The police

Yesterday on Facebook, Jeff Shaumeyer with a currently hot meme:

Inexplicably, there are still people in America who believe this is always true!

HAVE YOU EVER NOTICED
THE POLICE LEAVE YOU ALONE IF YOU
AREN’T DOING ANYTHING ILLEGAL

A chain of responses followed (including a long unhappy response by me). Highlights below (reproduced here with permission).

— Jeff Bowles: Sure. If you’re white.

— Jeff Shaumeyer: Which, I suppose, is why it’s white people who keep saying this.

— Julian Lander: Is this where I note that I have no memory of any interaction with the police that was in any way adversarial? And my interactions with them otherwise have been exceedingly rare, if you omit those on traffic details and such. I’m not sure I’ve spoken to an on-duty policeman in my life. [This is not a claim of moral superiority but an assertion of ignorance.]

(In a separate mailing, JL added: I’m concerned about being misinterpreted. I hope you understand that my statement was an explanation of why I lack perspective in this area, and am hesitant to claim expertise.)

— Jeff Shaumeyer: This is why, when AOC [American congressional representative Alexandia Ocasio-Cortez] was asked what an America without police would look like, she said “a white suburb”. Most White people have very little experience with police. My experience has been about once every 45 years.

— Christopher Walker: In my earlier years I was more visually identifiable as a gay person. My one (non-traffic) experience with on-duty policemen was having two of them not interfere while a small gang of zealots spat on me.

I was still a white person, so my life was not in danger

— AZ: I’m white but gay, and my experiences with the police here in Palo Alto have been, with only one exception, fraught. (Though nothing like the experiences of my black friends, virtually all of whom have been picked up and aggressively grilled by the cops for just being some place the cops thought they don’t belong.)

A while back I reported a burglary, and as soon as the officer entered my house and saw that was a fag’s place he became quite hostile and tried very hard to make the burglary my fault (suggesting that I had allowed friends — meaning other queers — into the house). Fortunately, he had a rookie cop with him, who was young and sympathetic and did some careful mediation. But I’m truly sorry I reported the burglary.

(Back some years, I got regular death threats on the phone for being a faggot, and never even considered reporting them to the cops; it would have been a disaster.)

The one occasion when I escaped the hostility involved a homeless man, quite drunk, who collapsed on the sidewalk outside my house. When the cops came to my report I was outside on the street and wore nothing that smelled of queerness, so they just treated me as an ordinary concerned citizen. Remarkable because it was unproblematic, what white people generally expect.

Back in Columbus [when I taught at Ohio State, 1969-98] it was much much worse. Because of the political activism of my household and my gay activism, the cops tapped our phone and surveilled my activities, assembling a giant collection of materials that they hoped to use against me (I discovered this from an Ohio State colleague in criminology who was astonished to see the collection at police headquarters and warned me about it.)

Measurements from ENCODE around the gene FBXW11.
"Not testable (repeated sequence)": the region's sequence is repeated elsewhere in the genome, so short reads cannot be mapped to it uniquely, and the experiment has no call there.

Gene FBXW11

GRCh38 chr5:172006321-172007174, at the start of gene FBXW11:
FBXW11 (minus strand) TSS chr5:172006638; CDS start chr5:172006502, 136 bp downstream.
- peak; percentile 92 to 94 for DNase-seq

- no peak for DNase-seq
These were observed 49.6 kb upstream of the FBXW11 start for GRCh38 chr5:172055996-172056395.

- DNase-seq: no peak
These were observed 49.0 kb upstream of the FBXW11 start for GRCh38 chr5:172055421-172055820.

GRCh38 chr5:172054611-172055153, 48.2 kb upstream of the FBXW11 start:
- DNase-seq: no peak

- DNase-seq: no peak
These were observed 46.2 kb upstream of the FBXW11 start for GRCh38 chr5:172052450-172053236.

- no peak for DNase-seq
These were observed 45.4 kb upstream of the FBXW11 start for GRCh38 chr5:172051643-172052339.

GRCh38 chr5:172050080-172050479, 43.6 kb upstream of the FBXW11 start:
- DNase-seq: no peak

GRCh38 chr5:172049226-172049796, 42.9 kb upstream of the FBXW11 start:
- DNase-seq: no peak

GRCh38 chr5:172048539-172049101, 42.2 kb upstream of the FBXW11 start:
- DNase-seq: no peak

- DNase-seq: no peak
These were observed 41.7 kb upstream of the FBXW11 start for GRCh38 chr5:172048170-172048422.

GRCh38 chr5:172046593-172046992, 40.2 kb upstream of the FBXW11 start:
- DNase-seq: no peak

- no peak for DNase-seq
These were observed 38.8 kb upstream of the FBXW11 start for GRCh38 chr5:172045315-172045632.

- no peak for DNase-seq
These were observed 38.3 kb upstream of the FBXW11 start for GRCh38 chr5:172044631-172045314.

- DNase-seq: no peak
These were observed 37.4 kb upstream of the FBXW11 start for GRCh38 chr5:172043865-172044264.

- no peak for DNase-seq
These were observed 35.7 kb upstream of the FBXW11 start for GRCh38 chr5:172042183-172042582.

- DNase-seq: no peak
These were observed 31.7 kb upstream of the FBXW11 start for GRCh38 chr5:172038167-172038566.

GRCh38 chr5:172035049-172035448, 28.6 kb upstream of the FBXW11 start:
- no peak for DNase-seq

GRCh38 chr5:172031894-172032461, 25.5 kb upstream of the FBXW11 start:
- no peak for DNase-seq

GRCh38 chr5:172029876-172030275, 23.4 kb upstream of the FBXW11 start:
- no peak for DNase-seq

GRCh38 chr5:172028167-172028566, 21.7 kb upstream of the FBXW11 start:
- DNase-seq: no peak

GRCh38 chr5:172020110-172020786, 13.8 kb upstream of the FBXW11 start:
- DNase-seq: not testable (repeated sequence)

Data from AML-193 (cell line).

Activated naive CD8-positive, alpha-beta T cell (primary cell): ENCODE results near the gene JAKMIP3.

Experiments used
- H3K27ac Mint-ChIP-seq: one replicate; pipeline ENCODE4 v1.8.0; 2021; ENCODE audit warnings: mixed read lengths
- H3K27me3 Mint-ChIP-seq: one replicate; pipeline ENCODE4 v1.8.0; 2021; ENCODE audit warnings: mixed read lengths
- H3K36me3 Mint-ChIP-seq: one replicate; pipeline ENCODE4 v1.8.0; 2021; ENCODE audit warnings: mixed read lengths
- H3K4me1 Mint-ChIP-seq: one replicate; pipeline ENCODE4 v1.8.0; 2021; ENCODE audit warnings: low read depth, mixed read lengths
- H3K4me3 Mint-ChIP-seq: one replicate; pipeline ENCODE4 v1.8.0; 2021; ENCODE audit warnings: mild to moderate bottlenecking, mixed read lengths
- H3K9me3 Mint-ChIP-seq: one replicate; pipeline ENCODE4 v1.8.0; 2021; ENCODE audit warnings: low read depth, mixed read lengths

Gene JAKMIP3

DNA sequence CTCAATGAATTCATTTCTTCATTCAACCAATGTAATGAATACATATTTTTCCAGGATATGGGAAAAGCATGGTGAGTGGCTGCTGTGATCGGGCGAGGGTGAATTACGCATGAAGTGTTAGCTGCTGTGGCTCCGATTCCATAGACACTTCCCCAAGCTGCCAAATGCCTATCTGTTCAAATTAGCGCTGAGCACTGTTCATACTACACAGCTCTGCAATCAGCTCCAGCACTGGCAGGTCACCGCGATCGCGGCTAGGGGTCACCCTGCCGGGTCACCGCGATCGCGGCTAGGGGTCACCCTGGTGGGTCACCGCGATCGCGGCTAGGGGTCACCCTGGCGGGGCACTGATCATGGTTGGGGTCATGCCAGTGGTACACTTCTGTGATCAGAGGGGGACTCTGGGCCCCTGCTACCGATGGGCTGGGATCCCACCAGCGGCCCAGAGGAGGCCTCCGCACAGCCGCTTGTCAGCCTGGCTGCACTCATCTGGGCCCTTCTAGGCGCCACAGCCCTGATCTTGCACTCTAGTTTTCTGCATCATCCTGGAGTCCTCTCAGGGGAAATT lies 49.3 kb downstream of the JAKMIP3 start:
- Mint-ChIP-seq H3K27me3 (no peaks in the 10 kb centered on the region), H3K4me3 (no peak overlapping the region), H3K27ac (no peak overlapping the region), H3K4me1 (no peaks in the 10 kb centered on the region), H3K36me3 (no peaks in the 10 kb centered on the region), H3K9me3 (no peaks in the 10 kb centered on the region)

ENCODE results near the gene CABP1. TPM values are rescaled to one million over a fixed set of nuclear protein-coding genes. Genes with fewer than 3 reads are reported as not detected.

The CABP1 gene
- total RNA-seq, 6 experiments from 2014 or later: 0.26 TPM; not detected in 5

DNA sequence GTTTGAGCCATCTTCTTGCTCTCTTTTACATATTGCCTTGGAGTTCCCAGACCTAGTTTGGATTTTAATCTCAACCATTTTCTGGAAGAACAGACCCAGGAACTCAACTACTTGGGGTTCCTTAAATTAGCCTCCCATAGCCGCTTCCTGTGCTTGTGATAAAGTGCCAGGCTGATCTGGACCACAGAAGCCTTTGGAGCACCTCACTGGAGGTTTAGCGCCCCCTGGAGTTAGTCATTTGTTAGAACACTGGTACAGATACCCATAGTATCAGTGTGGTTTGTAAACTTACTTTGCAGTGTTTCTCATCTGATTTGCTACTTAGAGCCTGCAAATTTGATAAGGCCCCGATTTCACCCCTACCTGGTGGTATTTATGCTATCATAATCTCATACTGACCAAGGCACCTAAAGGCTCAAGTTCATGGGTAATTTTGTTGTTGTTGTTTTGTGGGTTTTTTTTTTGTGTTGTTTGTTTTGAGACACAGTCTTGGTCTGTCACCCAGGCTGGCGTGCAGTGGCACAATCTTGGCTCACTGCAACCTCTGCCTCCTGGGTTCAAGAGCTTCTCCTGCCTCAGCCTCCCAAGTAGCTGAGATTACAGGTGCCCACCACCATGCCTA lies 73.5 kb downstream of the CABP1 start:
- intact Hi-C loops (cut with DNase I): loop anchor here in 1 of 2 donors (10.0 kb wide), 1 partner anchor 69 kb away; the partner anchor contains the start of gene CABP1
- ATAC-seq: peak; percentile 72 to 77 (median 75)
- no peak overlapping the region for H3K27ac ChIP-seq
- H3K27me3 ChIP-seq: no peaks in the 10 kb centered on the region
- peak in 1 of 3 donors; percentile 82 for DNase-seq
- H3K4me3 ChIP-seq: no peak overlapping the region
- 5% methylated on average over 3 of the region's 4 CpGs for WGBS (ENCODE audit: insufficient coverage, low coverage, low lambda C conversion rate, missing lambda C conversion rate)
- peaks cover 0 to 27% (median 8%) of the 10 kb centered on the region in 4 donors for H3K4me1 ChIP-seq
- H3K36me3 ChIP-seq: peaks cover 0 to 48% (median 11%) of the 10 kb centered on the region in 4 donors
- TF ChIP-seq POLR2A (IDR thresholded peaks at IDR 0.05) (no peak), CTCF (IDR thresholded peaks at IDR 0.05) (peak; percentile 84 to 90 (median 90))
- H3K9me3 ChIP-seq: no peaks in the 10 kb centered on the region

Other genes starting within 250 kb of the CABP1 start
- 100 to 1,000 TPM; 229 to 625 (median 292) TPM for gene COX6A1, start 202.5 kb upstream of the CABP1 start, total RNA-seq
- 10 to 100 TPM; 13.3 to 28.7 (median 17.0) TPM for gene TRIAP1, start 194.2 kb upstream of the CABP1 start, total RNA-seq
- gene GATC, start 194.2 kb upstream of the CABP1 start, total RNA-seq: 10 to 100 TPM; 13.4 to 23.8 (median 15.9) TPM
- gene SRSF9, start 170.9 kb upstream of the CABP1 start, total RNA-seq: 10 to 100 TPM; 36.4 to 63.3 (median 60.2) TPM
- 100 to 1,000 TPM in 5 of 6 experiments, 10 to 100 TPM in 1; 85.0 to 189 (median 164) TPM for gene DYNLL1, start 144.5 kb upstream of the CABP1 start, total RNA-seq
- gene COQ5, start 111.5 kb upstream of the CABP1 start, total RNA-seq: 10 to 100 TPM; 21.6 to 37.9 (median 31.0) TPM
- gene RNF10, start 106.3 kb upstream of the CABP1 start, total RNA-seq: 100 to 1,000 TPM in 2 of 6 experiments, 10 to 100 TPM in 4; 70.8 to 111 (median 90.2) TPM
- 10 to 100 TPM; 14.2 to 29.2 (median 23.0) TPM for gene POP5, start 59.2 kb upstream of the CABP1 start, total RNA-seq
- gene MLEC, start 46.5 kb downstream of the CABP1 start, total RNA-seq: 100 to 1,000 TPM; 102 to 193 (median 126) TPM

So no, cops are not my friends. I view every one of them with grave suspicion. (Of course there are decent cops, like that rookie above, but the default assumption has to be that they’re persecutors, not protectors.)

I say again that my experiences are minuscule in comparison to what my black (and latino) friends regularly encounter, and the experiences of my friends, who are middle-class professionals, are minuscule in comparison to what working-class black and brown folk encounter on a daily basis. Whitefolk just have no idea.

— Jeff Shaumeyer > Arnold Zwicky: thanks for the comment, and your fortitude. When most [straight] white folks shout their desire for “law and order”, they have no idea what “keeping order” really means for people who are not like them.

— Jeff Bowles: Here’s a simple example: twice or three times, in my 20s, I “got off” or “got away with” something that a policeman pretty much warned me and sent me home. One involved teenage college drinking, another involved pot. I’ve even written a short story about one of the events.

Then I realized, years later: I was some white, clean-cut college kid.

What would those “lucky outcomes” have been, if I had been something else?

What indeed?

And then, another piece of the story: from the Atlanta Journal-Constitution, “Ga. officer fired for posting ‘absolutely intolerable’ meme, comments on Facebook” by Stephanie Toone on 6/23/20:

A Georgia police officer has been terminated after her Facebook post and comments received complaints for being deemed racially insensitive.

The Butler Police Department officer has been terminated after posting about police activity on her personal Facebook page, according to news station WRBL. On Monday, the officer was placed on administrative leave, but department officials decided to terminate the officer after investigation Tuesday.

… The unnamed officer’s Facebook post included a meme with the caption written on it that reads: “Have you ever noticed that the police leave you alone if you’re not doing anything illegal?

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